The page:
So it’s been a quiet couple of weeks for me, hunkered down in my favorite armchair coming to grips with the fact I’ve contracted this ghastly long-term respiratory illness that’s going around. (Note to self: make a contribution to a reforestation program to compensate for all the Kleenex.)
Luckily the laryngitis phase has worn off, so I’m talking and Zooming again. Rich has been waiting on me hand and foot, propping up my strength with hearty platters of swordfish with capers, chicken in lemon sauce, and salmon pesto. (I could get used to this!) And he’s been meeting amigos in cafés so he can bring me all the latest news and gossip.
As it turns out, chatting with friends is not only fun, it’s one of the healthiest activities we can pursue, and we all need to do more of it.
“Feeling lonely,” says empathy expert Leanne Butterworth, “is as bad for our health as smoking fifteen cigarettes a day. It increases our chances of dying early by 26 percent.” Yikes! What can we do? “The antidote to loneliness is not the number of people we know but the quality of our interactions. And the foundation of strong relationships is healthy empathy.”
My old friend Merriam-Webster says, “empathy involves actively sharing in the emotional experience of the other person.” The key word here is “actively.”
Empathy goes beyond saying, “Our thoughts and prayers are with you.” That’s sympathy, which we use to distance ourselves from the other person’s problem, often trivializing the issue (“At least you don’t have Covid!”) and talking about ourselves (“Wait till you hear how sick I was last month!”). At its best, empathy manifests itself as altruism, leading to everyday heroism such as Street Veterinarians Treat Pets of LA’s Homeless. Or the heartwarming Railway Worker Rescues Raccoon After the Hair on Its Butt Got Frozen to the Tracks. (Ouch!)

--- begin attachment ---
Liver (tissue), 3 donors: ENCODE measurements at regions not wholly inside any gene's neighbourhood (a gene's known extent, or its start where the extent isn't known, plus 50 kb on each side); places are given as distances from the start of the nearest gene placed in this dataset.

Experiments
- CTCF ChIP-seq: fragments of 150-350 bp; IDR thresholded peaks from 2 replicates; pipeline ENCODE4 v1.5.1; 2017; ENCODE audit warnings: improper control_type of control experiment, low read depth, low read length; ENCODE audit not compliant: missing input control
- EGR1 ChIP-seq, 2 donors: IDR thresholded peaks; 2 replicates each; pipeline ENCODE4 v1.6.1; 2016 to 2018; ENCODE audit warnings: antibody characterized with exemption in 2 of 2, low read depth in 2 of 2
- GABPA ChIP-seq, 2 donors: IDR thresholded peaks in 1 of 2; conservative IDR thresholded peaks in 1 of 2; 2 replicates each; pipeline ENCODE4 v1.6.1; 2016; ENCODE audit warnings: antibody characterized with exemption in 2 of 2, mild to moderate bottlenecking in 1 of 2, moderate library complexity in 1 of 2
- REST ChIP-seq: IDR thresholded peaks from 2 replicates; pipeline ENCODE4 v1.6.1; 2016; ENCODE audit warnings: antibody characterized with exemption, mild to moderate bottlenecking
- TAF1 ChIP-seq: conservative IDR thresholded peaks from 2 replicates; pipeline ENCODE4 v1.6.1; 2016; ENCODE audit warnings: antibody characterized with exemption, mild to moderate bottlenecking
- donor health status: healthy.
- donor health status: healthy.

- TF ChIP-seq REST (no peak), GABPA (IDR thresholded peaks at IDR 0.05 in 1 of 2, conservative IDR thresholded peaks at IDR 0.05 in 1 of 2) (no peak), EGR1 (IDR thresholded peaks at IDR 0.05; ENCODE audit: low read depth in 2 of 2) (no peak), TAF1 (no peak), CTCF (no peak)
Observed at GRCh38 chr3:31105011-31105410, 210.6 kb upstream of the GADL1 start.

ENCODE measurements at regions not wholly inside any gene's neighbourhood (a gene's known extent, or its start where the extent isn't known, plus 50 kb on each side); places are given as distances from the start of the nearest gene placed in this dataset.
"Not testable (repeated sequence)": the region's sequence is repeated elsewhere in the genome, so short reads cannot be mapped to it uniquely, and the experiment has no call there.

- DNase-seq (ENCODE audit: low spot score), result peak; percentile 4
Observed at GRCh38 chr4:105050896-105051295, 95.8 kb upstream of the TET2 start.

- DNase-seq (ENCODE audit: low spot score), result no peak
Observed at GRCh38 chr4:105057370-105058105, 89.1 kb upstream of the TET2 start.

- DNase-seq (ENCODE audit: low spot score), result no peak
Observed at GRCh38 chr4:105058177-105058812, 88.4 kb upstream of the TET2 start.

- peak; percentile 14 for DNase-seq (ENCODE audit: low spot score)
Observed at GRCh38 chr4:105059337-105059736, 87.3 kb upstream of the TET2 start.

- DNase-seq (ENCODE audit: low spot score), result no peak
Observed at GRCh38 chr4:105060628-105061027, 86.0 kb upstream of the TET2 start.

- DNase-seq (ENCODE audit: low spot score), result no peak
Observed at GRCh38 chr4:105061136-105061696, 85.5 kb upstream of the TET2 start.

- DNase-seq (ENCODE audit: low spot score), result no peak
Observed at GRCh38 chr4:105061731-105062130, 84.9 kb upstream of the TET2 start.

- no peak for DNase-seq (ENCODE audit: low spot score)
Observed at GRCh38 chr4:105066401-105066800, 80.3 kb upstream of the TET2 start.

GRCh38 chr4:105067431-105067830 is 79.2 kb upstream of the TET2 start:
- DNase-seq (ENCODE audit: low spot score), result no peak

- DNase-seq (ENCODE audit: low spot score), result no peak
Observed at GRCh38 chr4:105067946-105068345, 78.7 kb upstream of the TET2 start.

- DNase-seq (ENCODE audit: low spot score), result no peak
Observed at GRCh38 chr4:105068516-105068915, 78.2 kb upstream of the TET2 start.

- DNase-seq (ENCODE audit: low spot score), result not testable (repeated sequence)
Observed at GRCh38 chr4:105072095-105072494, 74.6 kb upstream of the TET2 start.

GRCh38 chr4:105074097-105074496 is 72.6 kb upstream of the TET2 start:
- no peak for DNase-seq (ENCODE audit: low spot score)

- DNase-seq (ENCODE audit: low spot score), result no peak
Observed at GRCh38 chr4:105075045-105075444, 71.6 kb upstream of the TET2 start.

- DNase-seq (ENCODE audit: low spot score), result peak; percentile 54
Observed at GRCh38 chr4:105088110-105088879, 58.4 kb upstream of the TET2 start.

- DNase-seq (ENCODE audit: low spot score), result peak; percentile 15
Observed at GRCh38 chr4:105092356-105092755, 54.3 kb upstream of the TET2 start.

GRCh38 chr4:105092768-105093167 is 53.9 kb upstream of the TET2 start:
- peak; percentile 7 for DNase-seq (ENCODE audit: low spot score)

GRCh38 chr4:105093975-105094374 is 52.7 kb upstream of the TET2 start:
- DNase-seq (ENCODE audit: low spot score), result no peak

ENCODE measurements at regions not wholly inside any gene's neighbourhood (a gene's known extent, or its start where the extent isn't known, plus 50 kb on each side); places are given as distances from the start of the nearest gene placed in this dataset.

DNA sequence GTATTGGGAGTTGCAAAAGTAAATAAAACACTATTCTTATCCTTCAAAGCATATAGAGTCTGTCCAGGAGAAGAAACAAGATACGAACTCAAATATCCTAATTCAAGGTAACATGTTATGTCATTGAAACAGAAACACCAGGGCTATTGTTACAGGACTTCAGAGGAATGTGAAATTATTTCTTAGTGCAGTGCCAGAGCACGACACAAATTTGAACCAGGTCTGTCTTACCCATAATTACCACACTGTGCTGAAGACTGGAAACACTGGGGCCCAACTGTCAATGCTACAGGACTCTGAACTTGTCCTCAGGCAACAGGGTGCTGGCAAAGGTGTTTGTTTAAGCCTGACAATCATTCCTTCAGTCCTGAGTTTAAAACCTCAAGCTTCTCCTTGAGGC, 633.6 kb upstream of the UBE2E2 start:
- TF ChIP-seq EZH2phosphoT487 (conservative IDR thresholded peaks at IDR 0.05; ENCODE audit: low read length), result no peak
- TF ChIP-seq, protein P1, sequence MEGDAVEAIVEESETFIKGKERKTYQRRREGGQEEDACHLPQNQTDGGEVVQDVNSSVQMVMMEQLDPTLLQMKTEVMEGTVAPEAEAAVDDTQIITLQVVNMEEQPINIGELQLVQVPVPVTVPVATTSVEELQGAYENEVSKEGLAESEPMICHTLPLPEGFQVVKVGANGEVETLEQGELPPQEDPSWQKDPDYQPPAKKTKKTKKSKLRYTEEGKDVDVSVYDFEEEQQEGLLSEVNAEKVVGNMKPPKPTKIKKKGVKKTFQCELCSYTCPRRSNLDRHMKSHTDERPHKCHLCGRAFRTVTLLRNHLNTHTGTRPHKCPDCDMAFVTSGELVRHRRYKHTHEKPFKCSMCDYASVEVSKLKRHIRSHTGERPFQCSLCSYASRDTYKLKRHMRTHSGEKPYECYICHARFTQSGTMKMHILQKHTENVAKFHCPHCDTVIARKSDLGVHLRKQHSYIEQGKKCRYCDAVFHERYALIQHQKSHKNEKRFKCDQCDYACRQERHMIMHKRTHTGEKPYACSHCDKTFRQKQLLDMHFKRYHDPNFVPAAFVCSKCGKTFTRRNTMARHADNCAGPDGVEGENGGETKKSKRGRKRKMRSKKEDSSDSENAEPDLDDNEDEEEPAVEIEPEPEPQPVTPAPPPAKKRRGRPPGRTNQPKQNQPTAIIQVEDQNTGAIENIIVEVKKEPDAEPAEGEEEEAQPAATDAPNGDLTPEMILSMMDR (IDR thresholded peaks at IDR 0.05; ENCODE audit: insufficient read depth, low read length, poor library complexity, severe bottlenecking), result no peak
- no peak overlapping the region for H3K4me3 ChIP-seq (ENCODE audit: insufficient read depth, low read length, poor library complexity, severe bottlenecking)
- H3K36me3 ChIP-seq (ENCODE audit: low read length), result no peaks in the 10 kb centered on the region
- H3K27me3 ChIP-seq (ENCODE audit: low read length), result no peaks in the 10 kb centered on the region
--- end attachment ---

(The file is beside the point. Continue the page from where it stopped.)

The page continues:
Empathy requires us to recognize another’s misery and connect with it. Sound daunting? You can up your game with a practice session at The Empathy Museum. Their pop-up experiences include “A Mile in My Shoes,” where you literally stroll around in someone else’s footwear while listening to their story on headphones, and “The Human Library,” where instead of borrowing a book, you borrow a “living book” — a person skilled in the art of lively conversation.
Since it began in 2015 the Empathy Museum has popped up in 57 locations around the world. That got me thinking. Are some countries more empático than others? The University of Michigan did a massive study about this in 2016, and I found an article outlining the results. As I was floating along on a warm sea of such comforting phrases as “compassion for others” and “form deeper bonds” and “support one another through difficult times,” I was jolted by the appearance of this link.
Read: The First U.S. Funeral Home That Turns Bodies Into Compost Is Now Open
What a buzzkill! I believe that online magazine’s research bots ought to try to demonstrate a little more empathy for the sensitivities of human readers, don’t you? OK, yes, I did click on it, and I think you’ll share my sentiments about the “ecological deathcare” offered by the company Recompose. However admirable the goal, I just cannot warm to the idea of spending the afterlife moldering in a compost heap.